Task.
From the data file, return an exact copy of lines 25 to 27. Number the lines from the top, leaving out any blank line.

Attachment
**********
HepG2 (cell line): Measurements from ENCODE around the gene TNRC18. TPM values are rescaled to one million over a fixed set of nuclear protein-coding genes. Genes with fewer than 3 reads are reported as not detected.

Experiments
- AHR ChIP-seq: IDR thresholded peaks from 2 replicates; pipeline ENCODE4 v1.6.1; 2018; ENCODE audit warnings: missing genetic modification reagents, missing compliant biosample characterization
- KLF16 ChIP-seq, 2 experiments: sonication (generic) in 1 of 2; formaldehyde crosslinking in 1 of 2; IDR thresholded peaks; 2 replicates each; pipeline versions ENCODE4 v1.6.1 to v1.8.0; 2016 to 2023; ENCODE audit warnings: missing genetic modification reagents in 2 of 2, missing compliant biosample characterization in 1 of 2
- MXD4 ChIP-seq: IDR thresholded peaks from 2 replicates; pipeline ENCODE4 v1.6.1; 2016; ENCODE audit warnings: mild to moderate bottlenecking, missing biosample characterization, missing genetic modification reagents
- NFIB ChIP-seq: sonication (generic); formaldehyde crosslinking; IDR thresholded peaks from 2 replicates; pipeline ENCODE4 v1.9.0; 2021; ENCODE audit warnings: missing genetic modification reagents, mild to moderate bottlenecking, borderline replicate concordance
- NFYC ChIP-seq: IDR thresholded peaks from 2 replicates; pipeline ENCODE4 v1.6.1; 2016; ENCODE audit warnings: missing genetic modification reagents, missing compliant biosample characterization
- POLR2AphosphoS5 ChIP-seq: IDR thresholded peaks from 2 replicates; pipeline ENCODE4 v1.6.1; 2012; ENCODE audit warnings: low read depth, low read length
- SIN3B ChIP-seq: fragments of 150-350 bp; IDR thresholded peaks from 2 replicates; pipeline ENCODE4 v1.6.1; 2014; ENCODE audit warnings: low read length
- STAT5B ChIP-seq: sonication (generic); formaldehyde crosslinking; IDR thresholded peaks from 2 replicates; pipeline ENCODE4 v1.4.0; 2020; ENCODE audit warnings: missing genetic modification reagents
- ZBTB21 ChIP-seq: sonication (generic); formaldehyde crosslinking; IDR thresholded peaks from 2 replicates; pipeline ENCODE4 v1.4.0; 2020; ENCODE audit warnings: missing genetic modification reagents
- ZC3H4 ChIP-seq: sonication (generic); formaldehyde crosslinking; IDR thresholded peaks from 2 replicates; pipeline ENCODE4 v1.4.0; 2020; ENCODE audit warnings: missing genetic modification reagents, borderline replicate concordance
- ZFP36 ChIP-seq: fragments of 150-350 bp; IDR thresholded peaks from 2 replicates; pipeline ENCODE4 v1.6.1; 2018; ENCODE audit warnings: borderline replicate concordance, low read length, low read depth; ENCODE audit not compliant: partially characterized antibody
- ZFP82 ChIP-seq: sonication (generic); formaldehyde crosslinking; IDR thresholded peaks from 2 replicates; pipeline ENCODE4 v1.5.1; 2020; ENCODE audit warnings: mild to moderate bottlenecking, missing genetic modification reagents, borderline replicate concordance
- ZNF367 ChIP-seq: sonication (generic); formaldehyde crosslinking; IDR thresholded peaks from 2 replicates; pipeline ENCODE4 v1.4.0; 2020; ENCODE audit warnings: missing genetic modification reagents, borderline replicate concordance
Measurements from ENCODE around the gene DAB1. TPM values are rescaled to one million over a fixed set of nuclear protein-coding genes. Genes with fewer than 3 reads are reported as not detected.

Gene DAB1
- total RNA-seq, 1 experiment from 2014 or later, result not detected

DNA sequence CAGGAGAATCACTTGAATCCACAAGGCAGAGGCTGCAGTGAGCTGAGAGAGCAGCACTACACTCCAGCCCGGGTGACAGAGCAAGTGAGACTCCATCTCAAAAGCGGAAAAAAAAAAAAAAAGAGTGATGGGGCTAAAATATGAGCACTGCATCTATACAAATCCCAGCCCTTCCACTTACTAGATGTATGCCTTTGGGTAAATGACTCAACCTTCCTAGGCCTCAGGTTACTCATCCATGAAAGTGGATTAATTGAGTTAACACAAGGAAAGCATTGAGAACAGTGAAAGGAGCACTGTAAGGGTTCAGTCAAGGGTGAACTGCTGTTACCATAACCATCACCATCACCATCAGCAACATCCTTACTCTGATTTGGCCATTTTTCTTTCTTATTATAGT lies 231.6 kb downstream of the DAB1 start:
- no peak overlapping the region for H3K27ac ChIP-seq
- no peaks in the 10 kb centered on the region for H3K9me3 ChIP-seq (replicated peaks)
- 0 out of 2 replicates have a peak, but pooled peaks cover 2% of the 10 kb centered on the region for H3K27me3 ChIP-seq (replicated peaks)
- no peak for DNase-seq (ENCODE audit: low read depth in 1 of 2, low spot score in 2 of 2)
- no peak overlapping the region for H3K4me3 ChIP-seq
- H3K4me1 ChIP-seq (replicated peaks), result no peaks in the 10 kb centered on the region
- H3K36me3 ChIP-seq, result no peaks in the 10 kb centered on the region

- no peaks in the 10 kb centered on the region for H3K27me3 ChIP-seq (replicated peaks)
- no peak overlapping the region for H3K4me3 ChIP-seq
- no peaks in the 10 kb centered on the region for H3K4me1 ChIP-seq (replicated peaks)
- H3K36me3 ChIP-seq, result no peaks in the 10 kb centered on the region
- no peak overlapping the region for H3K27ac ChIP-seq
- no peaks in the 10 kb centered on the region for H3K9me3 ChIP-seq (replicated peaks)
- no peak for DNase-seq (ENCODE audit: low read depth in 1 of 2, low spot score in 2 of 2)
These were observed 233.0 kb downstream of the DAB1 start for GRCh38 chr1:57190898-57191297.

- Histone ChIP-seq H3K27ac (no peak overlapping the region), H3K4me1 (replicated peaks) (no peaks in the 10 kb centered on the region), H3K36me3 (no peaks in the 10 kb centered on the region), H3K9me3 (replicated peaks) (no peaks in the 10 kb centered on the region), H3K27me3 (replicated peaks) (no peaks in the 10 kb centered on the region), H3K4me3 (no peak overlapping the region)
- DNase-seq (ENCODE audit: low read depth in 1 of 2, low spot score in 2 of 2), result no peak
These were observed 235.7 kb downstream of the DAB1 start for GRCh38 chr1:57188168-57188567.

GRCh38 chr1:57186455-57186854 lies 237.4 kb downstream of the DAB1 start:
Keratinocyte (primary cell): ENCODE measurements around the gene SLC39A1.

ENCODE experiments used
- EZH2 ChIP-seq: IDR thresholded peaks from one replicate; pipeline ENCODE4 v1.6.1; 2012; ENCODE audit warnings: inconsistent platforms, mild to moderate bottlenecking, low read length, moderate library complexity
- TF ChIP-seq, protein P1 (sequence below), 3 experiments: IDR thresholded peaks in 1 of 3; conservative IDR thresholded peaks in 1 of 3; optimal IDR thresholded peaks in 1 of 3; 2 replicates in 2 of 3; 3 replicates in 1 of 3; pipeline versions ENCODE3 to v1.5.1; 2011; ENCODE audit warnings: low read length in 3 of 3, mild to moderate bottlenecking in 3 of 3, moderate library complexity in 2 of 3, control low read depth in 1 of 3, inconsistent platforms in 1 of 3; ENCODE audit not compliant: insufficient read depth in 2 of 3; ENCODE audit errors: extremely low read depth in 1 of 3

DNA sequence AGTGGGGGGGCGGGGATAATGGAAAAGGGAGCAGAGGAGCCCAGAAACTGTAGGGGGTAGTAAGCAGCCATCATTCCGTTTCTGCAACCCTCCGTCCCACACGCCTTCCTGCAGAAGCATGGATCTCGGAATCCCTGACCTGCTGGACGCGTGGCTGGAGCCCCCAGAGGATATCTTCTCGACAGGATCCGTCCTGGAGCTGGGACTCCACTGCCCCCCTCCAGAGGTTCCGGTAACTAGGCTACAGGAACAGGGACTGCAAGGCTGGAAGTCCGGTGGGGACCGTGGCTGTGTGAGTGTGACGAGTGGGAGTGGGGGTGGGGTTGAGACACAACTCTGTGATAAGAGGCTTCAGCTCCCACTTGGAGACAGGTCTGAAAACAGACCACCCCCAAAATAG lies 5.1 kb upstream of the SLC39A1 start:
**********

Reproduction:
- H3K4me1 ChIP-seq (replicated peaks), result no peaks in the 10 kb centered on the region
- H3K36me3 ChIP-seq, result no peaks in the 10 kb centered on the region

- no peaks in the 10 kb centered on the region for H3K27me3 ChIP-seq (replicated peaks)